CORNELIUS — Developer and Cornelius resident Jake Palillo remained adamant and even combative Tuesday, less than 12 hours after the town’s planning board unanimously refused to approve his plans for an unusual multifamily housing development.
Palillo said he expected Monday night’s rejection but that he isn’t giving up on his project, Bailey Forest. He said he will seek approval from the town’s Board of Commissioners in January for a modified plan — without the planning board’s recommendation.
In recent weeks, the town’s commissioners have voted against, or developers have withdrawn plans for, five other high-density housing developments in the face of public outcry or Cornelius ordinances.
Palillo, meanwhile, isn’t going to try to win his battle by currying favor with the elected commissioners, choosing instead to criticize the town’s recent stance on residential development.
“They ought to change the law that says common sense is not allowed in the town of Cornelius,” Palillo said Tuesday.
If that sounds like Palillo is being mean-spirited, it’s in keeping with the tenor of Monday night’s planning board meeting, which was highlighted by neighbors’ complaints, accusations by Palillo of betrayal by the town and implications by the town’s attorney, Bill Brown, and planning director, Karen Floyd, that Palillo was lying.
The question in front of the board Monday night concerned a plan by Palillo, managing principal with Bluestream Partners, to develop 22 relatively large 2- to 3.3-acre lots on 62 vacant acres owned by Bluestream on Bailey Road near its intersection with Barnhardt Road.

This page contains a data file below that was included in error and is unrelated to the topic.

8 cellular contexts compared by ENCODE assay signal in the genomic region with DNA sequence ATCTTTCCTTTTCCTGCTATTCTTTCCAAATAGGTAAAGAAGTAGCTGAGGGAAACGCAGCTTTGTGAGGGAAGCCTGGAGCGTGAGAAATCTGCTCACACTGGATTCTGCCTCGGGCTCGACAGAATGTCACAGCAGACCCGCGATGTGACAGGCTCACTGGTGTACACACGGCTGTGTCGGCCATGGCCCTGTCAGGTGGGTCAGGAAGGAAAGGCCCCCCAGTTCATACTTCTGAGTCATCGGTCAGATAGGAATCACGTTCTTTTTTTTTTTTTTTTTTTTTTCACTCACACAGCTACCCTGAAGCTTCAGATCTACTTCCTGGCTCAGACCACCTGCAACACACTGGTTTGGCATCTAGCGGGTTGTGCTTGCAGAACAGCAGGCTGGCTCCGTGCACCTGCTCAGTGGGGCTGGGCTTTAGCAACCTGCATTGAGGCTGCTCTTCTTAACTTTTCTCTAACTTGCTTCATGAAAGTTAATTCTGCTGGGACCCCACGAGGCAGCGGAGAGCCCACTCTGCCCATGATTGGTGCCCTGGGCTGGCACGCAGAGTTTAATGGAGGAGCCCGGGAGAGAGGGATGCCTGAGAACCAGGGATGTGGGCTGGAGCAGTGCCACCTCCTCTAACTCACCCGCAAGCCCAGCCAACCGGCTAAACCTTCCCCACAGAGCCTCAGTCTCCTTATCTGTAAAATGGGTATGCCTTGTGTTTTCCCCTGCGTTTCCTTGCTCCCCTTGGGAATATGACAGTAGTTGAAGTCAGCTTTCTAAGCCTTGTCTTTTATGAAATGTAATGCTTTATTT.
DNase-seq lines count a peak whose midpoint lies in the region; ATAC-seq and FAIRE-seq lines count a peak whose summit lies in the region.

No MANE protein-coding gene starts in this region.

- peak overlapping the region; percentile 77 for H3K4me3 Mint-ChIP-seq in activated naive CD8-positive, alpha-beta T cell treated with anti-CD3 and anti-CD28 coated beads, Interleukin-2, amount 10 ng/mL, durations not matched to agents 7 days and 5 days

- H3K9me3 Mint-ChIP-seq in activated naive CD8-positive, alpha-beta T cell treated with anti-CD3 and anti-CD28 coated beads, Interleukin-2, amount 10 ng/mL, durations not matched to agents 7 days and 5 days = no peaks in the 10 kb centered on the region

Bluestream’s plan is unusual in that it would allow a lot owner to build a single-family home or a multifamily structure with up to four rental units. It’s a project the likes of which the Charlotte market has never seen, local builders say.
In yet another twist, the tract is just outside the town’s limits in unincorporated Mecklenburg County but is under the town’s jurisdiction for planning purposes.
Bluestream had asked to change the rezoning of the land from “rural preservation,” which allows only single-family homes to be built on lots measuring five acres or more, to a conditional zoning tailored for the Bailey Forest project.
At first glance, the disagreement over the land looks pretty simple. But as the evening wore on, things got complicated — and heated.
Here’s the simple part.
Palillo said he wants to meet market demand from baby boomers looking for income to retire on and from younger adults looking to rent. He questioned whether anyone would want to build an upscale “estate home” on a 5-acre lot within sight of the recently built, “industrial looking” Hough High School. And he promised to keep as many trees on the site as possible if his plan were approved.
Four neighbors who attended the meeting, and who live on or near Barnhardt Road, said they want to see it remain largely forested and/or converted to farmland that residents riding bikes and carrying picnic baskets can also enjoy.
“We had to play by the (zoning) rules,” neighbor Joan Boon said. “I didn’t know zoning was so flimsy.”
The six members of the planning board thanked Palillo for the previous developments he has brought to Cornelius but said they were inclined to protect a “gem,” one of the few rural sections left under the town’s jurisdiction.
Then came the complications — and the heat.